If UEFI is missing, Secure Boot will not be available. However, Trusted Boot along with it Early Load Anti-Malware (ELAM) capability are still possible without UEFI. If a TPM is not present, Measured Boot will not be enabled. BitLocker is available without a TPM but it will not be as secure or as easy to manage—especially at scale. For more information about BitLocker, see the article BitLocker Drive Encryption Overview.
All systems with the Windows 8.1 certification use Secure Boot (part of the UEFI specification) to protect hardware-related firmware and the operating-system loader from tampering. Secure Boot can prevent the system from booting if unauthorized changes have been made or possibly even refresh the some boot components, such as the UEFI firmware, to a known good state.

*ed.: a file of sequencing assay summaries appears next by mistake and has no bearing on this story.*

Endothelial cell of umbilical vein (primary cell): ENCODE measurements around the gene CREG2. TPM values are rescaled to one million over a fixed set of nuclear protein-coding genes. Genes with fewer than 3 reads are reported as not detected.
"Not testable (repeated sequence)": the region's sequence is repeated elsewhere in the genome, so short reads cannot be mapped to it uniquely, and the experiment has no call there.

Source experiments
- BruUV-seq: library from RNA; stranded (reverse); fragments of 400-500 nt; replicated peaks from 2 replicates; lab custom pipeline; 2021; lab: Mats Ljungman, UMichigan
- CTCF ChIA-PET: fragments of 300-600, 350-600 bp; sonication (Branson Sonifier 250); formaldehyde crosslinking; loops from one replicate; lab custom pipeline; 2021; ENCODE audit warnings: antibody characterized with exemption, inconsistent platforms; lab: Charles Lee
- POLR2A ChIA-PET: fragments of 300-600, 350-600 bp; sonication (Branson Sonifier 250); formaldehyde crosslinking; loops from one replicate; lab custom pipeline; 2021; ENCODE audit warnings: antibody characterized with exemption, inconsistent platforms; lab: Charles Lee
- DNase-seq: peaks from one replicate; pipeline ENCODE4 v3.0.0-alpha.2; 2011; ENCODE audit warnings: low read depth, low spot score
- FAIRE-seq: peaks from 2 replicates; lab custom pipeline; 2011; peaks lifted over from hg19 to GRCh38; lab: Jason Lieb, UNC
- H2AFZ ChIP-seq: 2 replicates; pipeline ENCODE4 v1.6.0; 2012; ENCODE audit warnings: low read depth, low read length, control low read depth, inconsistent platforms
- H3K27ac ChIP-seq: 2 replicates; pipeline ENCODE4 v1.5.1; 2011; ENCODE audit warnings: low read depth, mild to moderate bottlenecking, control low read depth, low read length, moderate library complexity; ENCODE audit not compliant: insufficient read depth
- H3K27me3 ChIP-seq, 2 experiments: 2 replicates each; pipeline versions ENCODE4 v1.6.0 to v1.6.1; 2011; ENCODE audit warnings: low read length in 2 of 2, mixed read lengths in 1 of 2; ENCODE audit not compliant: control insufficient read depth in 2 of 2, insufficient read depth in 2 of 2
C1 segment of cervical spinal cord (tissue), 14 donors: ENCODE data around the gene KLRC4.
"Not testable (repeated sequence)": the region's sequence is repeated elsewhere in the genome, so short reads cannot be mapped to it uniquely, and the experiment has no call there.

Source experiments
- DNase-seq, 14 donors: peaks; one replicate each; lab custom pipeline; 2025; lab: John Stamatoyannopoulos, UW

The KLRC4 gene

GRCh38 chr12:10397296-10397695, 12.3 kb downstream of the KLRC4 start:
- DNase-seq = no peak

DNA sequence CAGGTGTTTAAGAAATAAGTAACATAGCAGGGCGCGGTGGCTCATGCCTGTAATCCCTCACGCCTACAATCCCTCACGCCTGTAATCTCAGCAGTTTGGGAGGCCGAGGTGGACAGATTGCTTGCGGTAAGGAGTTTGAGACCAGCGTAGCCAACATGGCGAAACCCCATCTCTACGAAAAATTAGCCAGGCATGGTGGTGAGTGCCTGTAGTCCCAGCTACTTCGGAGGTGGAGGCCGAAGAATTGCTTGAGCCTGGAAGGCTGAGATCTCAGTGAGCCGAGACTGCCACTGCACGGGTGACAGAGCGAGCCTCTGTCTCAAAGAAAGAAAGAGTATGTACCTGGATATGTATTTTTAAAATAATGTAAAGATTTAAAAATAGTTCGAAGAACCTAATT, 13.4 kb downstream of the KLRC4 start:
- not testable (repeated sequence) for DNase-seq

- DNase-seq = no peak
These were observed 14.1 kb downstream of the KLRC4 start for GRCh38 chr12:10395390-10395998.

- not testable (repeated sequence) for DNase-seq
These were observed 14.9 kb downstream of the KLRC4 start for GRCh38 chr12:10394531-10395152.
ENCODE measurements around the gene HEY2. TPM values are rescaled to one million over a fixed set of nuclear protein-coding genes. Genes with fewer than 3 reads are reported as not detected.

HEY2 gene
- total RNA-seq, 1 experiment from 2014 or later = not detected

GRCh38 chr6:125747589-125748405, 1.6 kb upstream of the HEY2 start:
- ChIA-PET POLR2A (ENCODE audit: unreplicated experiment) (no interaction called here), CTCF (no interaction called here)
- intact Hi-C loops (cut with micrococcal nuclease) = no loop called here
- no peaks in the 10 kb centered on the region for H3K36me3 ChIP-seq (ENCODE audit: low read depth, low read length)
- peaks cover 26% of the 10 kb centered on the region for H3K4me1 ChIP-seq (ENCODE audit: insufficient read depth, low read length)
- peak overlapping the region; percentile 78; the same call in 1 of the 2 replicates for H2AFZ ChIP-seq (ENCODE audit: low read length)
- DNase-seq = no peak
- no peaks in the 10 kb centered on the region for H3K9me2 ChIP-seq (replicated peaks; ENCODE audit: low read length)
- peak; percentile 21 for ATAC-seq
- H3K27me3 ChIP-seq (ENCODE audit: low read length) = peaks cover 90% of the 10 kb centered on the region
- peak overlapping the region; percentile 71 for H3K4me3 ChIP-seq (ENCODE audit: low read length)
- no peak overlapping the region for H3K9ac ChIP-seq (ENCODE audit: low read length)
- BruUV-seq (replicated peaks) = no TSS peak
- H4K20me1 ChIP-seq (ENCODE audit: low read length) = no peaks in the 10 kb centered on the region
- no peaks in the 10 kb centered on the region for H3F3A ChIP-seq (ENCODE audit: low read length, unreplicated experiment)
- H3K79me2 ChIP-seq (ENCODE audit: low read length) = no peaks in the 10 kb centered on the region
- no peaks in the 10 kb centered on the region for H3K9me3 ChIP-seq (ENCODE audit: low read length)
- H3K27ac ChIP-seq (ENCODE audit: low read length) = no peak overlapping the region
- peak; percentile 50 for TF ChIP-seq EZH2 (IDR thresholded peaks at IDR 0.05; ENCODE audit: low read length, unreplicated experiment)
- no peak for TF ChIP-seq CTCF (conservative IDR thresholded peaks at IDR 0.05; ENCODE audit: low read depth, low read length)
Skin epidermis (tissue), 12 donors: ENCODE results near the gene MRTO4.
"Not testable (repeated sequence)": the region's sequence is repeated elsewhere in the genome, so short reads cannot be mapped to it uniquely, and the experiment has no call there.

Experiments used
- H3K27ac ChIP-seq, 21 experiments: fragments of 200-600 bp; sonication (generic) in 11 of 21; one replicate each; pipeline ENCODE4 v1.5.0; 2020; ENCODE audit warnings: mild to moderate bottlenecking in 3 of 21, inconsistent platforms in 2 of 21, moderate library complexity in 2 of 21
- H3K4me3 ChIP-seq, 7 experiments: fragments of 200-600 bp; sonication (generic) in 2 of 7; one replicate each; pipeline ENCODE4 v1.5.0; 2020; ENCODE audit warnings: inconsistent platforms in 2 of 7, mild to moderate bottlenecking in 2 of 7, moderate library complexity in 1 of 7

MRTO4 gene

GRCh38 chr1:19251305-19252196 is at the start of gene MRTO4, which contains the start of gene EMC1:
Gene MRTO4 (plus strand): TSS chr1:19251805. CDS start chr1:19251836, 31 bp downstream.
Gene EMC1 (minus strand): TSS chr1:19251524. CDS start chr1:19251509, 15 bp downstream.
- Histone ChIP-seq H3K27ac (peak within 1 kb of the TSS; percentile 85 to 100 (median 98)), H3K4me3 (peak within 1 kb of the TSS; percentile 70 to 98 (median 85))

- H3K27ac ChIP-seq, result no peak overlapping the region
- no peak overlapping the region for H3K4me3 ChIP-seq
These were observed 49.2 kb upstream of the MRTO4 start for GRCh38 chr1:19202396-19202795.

In the case of Windows 7 certified devices, the Trusted Platform Module (TPM) can be used to measure boot code and provide similar protection to UEFI’s Secure Boot feature. In this case the TPM will not unlock the operating-system drive if the BIOS firmware, boot order, MBR, or operating-system boot loader changes, just to name a few (unless an administrator previously authorized it from Windows or until the user provides the BitLocker recovery password). As a result, an attacker trying to replace boot components, or change boot media to force a boot through components they control in an attempt to get the key, will fail. Use of the TPM for boot protection is an effective capability on Windows 7 devices; however, systems equipped with UEFI and its Secure Boot will benefit from the additional security and recovery-related capabilities that UEFI offers.